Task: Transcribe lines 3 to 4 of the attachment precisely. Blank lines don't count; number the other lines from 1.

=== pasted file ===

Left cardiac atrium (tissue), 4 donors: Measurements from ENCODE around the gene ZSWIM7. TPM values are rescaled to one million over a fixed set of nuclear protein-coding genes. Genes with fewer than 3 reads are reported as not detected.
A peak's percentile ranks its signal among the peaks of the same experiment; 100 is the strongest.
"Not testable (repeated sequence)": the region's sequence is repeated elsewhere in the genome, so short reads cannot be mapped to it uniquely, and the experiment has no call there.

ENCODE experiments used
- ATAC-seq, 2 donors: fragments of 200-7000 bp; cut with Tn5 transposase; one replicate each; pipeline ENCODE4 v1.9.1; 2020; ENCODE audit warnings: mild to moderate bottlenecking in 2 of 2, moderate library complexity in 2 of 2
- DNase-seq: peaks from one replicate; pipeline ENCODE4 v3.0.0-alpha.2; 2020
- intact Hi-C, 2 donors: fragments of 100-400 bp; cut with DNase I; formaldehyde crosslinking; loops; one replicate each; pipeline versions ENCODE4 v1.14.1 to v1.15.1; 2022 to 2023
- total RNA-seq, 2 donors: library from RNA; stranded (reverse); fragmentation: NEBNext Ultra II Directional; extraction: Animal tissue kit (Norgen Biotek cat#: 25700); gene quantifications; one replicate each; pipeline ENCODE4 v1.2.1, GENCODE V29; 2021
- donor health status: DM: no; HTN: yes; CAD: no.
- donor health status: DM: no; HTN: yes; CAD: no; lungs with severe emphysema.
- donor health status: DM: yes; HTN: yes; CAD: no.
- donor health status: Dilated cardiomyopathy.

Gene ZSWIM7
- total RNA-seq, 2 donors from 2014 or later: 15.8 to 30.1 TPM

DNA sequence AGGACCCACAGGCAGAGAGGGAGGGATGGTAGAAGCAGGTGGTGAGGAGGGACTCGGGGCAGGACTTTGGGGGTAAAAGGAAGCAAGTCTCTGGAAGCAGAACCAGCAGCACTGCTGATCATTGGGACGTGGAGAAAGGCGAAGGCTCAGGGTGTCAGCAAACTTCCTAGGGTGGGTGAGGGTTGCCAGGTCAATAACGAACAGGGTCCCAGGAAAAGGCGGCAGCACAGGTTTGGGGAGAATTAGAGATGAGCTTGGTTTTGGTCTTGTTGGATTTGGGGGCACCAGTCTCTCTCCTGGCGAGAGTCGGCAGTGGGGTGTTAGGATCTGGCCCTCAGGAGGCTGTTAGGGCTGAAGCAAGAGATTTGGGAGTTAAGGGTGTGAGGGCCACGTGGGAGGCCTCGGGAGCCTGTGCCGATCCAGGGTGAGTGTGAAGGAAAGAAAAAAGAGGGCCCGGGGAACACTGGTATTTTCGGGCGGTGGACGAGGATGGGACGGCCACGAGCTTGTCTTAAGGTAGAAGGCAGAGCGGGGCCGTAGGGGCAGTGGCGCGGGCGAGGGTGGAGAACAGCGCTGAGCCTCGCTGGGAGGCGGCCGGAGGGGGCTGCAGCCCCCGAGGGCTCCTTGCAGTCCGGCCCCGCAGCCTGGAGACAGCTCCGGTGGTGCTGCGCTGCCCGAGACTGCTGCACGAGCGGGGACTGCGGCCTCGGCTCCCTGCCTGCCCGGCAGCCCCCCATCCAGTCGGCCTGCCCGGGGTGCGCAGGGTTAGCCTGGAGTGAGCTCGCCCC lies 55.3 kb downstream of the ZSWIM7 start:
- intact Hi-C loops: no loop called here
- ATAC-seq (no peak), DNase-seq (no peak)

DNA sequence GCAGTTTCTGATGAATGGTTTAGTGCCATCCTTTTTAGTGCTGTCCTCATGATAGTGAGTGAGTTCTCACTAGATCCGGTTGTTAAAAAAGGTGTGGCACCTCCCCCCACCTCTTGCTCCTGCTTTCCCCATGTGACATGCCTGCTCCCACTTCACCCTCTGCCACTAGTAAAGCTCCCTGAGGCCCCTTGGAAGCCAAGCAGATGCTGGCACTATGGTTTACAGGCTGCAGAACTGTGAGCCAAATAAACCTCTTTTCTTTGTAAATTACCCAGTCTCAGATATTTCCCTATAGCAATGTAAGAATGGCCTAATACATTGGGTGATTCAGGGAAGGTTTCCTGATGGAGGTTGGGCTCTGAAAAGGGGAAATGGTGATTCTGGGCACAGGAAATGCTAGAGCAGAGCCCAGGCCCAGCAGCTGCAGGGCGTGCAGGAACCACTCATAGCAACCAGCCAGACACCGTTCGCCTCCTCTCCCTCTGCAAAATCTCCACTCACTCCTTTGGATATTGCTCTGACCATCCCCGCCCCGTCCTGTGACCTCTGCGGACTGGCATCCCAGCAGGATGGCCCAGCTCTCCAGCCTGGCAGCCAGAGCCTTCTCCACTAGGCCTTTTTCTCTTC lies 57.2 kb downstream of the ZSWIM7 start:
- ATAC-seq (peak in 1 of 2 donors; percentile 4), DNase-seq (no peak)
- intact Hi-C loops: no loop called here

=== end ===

"Not testable (repeated sequence)": the region's sequence is repeated elsewhere in the genome, so short reads cannot be mapped to it uniquely, and the experiment has no call there.

ENCODE experiments used